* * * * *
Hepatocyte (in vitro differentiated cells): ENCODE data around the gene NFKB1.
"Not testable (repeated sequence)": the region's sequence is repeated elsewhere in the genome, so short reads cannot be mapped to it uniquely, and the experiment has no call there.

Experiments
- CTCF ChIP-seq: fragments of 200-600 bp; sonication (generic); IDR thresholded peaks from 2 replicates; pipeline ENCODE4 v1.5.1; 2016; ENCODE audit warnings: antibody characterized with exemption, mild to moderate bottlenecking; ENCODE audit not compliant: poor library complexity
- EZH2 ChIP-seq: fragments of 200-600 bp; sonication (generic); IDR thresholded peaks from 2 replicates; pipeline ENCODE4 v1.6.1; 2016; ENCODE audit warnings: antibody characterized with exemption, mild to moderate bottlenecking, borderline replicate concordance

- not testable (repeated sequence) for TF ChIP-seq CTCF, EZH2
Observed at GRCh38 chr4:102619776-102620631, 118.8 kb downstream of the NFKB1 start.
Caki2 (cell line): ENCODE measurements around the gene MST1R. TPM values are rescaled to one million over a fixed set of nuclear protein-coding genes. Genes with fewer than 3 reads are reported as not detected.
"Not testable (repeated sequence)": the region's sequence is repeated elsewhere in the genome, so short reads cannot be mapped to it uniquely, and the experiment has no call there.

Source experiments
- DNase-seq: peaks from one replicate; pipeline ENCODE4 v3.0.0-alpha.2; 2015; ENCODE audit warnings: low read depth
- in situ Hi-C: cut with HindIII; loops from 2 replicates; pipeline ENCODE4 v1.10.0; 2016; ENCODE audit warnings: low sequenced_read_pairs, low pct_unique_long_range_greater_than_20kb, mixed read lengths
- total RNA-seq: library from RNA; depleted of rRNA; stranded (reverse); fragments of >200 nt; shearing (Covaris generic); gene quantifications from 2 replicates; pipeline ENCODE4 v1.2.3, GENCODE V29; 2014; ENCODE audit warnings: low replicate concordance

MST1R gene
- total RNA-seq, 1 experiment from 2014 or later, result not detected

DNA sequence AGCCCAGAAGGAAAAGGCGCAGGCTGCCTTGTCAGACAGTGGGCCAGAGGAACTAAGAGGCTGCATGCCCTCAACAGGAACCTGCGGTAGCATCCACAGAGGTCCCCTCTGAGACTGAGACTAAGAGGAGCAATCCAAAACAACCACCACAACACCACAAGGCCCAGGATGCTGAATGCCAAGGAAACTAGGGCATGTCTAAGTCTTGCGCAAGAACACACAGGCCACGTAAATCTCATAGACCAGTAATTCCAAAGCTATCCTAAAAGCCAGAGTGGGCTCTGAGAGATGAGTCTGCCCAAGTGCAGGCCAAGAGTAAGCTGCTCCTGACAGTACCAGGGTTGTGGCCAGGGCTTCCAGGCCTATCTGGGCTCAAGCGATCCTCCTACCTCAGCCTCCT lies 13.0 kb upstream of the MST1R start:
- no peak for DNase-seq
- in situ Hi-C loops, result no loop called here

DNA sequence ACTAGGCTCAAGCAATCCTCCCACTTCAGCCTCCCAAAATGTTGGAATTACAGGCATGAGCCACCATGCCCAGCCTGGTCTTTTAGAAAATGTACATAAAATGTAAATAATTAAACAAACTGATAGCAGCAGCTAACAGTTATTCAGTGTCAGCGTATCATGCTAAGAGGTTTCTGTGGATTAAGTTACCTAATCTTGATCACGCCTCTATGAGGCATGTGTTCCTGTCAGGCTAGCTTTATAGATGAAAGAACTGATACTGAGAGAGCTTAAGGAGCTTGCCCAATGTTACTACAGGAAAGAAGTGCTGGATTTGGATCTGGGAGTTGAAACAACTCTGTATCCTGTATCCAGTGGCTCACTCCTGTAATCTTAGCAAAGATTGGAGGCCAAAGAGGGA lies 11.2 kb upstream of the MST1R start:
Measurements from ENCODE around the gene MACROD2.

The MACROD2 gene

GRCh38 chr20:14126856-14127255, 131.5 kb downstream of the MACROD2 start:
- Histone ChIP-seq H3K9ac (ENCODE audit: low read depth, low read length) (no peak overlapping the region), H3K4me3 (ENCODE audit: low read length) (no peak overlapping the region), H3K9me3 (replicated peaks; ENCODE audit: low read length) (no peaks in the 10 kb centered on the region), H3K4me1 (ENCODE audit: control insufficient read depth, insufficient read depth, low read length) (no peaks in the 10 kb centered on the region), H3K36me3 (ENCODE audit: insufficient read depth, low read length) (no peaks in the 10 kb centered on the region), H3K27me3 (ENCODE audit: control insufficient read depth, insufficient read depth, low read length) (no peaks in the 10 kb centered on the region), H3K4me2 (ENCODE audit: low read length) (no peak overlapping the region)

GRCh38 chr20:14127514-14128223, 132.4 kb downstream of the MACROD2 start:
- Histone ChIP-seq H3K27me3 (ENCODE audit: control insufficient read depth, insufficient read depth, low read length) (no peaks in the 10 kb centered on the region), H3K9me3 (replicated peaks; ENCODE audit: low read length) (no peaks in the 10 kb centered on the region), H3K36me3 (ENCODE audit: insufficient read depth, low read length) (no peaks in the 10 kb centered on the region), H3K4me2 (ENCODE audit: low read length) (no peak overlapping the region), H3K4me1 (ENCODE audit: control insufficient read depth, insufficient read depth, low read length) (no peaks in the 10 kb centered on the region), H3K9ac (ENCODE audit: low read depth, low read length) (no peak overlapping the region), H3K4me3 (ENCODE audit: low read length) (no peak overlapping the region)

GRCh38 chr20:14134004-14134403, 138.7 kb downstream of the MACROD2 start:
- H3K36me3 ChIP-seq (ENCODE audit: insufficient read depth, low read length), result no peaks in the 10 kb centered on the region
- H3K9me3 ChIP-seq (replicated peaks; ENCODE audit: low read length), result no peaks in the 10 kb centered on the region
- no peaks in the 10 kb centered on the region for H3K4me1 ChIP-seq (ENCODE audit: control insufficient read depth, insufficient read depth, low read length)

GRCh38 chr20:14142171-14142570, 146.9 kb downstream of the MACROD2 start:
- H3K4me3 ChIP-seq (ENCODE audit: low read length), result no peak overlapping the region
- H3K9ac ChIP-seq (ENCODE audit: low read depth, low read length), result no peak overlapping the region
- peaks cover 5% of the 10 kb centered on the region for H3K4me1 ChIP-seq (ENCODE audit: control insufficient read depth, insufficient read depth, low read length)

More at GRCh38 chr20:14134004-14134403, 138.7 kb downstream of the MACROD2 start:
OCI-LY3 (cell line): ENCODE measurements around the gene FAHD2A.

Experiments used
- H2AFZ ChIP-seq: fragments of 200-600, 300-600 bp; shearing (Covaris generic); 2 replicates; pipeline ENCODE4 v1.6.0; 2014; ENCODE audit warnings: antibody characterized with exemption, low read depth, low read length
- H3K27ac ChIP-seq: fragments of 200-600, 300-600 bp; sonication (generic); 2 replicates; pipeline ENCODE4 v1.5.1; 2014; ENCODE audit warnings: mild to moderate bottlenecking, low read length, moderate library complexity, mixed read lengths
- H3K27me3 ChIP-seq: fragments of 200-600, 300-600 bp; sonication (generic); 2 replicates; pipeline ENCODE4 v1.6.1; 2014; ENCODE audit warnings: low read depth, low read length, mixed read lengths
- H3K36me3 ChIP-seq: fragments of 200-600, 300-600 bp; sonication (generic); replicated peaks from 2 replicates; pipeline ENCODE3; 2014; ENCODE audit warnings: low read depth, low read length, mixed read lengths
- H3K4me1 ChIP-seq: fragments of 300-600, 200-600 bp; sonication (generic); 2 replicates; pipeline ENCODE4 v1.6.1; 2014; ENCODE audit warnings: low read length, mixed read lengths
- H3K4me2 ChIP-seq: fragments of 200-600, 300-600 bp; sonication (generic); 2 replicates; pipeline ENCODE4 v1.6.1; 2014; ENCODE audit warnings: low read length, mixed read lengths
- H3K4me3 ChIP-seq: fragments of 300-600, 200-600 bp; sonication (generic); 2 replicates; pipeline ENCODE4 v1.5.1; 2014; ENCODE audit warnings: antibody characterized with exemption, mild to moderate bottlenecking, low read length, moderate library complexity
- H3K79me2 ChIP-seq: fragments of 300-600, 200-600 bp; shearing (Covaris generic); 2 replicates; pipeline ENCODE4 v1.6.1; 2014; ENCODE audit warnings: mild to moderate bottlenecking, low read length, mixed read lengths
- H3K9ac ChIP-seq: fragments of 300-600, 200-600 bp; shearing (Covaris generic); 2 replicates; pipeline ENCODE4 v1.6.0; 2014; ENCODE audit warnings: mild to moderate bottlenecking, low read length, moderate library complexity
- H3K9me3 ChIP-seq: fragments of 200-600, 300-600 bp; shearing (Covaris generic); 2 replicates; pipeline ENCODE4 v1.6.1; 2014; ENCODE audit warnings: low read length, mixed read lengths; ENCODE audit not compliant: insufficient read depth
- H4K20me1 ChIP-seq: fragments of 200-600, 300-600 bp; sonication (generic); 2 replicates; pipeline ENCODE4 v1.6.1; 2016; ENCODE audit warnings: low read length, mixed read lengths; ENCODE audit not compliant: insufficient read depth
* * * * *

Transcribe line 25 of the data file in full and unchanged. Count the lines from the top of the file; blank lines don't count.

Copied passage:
- Histone ChIP-seq H3K27me3 (ENCODE audit: control insufficient read depth, insufficient read depth, low read length) (no peaks in the 10 kb centered on the region), H3K9me3 (replicated peaks; ENCODE audit: low read length) (no peaks in the 10 kb centered on the region), H3K36me3 (ENCODE audit: insufficient read depth, low read length) (no peaks in the 10 kb centered on the region), H3K4me2 (ENCODE audit: low read length) (no peak overlapping the region), H3K4me1 (ENCODE audit: control insufficient read depth, insufficient read depth, low read length) (no peaks in the 10 kb centered on the region), H3K9ac (ENCODE audit: low read depth, low read length) (no peak overlapping the region), H3K4me3 (ENCODE audit: low read length) (no peak overlapping the region)